– Faith in Public Life, “Talking Points on the 2020 Census”

HARD-TO-COUNT COMMUNITIES

People of color are often more likely than white people to live in what the U.S. Census Bureau has determined are “hard-to-count” Census tracts. Each person must engage in the census process to ensure an accurate census count. A full, fair, and accurate census is essential to quantifying inequities resulting from institutional racism in communities and benchmarking communities’ progress towards racial justice.

Did you know? In 2019 the Trump Administration announced its intent to add a question to the decennial census regarding individuals’ citizenship. Public outcry was swift and vocal, with many concerned about the chilling effect that such a question would have on marginalized communities, particularly Latinx and immigrant populations. The issue eventually landed at the Supreme Court, where a 5-4 majority found the Administration’s rationale for seeking the citizenship data was “pretextual,” and therefore invalid. The 2020 Decennial Census moved forward without the citizenship question.

ELECT

Engaging in the electoral process through voting, volunteering at the polls or on campaigns, and financially supporting candidates that represent the needs of your community makes an impact on who/whose concerns are represented and addressed in public office.*

Did you know? In the face of state-backed voter suppression mechanisms in Alabama, local, on-the-ground organizing and voter turnout mobilization efforts made a critical difference in the state’s Senate special election in December 2017, leading to increased turnout among Black voters – particularly Black women. Since 2008, Black voters had accounted for approximately 25% of Alabama’s electorate in statewide races; in the special election, that number jumped to 29%.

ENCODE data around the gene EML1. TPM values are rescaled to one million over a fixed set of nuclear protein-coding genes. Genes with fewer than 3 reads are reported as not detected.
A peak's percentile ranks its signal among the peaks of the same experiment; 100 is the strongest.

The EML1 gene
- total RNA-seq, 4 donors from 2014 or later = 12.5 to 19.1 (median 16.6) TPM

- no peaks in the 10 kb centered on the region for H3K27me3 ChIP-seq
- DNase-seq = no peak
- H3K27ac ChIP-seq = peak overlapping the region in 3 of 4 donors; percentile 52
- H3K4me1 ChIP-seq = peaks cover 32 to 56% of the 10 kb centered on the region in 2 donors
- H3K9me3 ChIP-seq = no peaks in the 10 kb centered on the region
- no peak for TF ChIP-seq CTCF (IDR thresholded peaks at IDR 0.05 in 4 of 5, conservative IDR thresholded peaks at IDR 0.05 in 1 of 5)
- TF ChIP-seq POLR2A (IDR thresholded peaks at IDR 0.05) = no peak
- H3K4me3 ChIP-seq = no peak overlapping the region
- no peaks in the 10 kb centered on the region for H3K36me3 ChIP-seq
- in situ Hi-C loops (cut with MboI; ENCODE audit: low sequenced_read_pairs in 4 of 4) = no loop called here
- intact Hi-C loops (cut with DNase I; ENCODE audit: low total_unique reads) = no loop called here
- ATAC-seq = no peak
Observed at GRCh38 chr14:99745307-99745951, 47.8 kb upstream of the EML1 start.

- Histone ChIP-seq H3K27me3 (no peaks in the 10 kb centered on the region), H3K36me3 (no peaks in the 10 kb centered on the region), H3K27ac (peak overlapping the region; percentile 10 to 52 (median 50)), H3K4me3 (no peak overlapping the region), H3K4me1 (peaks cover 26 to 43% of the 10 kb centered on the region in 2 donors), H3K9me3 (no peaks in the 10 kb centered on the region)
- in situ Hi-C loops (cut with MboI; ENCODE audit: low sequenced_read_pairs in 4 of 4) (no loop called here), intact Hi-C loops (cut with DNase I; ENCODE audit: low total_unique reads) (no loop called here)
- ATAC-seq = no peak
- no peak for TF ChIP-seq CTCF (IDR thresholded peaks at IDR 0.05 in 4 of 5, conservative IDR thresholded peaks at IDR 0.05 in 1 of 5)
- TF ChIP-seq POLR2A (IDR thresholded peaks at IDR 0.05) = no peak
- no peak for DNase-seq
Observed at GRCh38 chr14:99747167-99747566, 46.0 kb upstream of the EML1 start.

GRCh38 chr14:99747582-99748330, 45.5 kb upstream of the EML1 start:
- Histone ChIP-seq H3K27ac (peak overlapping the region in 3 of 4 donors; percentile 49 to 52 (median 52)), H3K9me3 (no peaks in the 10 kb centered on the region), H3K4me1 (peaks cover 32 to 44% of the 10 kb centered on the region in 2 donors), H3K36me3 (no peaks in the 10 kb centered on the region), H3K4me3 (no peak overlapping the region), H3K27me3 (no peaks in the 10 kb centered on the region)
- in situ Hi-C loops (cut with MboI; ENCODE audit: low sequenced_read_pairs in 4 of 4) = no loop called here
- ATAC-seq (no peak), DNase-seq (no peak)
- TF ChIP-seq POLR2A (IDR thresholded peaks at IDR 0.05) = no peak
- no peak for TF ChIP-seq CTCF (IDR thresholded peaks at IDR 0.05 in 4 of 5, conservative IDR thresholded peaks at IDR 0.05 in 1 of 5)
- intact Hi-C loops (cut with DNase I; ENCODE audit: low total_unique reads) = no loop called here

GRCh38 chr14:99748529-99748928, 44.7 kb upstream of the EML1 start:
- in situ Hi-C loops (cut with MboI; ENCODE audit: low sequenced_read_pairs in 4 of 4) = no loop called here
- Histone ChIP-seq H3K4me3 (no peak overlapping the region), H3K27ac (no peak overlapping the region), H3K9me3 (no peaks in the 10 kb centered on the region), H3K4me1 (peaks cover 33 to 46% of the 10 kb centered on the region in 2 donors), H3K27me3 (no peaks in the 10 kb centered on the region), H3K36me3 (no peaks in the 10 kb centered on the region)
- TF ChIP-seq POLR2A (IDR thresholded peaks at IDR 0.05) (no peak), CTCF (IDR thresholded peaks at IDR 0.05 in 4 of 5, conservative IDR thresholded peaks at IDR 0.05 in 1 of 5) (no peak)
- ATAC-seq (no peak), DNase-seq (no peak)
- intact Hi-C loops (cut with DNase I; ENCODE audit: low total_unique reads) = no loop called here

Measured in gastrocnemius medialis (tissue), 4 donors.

SUPPORT

There are many ways to support marginalized individuals and communities in participating in the electoral process. Registering voters, providing transportation to and from the polls on election day, and educating your community on their rights are just a few of the ways you can enfranchise individuals, families, and communities.

Did you know? On August 6, 1965, President Lyndon B. Johnson signed the Voting Rights Act (VRA) into law. This legislation aimed to overcome legal barriers at the state and local levels that prevented African Americans from exercising their right to vote as guaranteed under the 15th Amendment to the U.S. Constitution. In 2013, the U.S. Supreme Court rolled-back the VRA’s provision that jurisdictions with a history of discrimination must obtain approval before changing voting rules, a process known as preclearance. This ruling had the effect of eliminating preclearance, ushering in a wave of efforts in states to restrict voting rights for people and communities of color. YWCA USA supports the passage of the Voting Rights Advancement Act, which would restore the full power of the 1965 VRA.

 *501c3s are more limited than individuals in how they can engage in the electoral process. Please review YWCA’s GOTV Guide for a better understanding of what YWCAs can and cannot do as an organization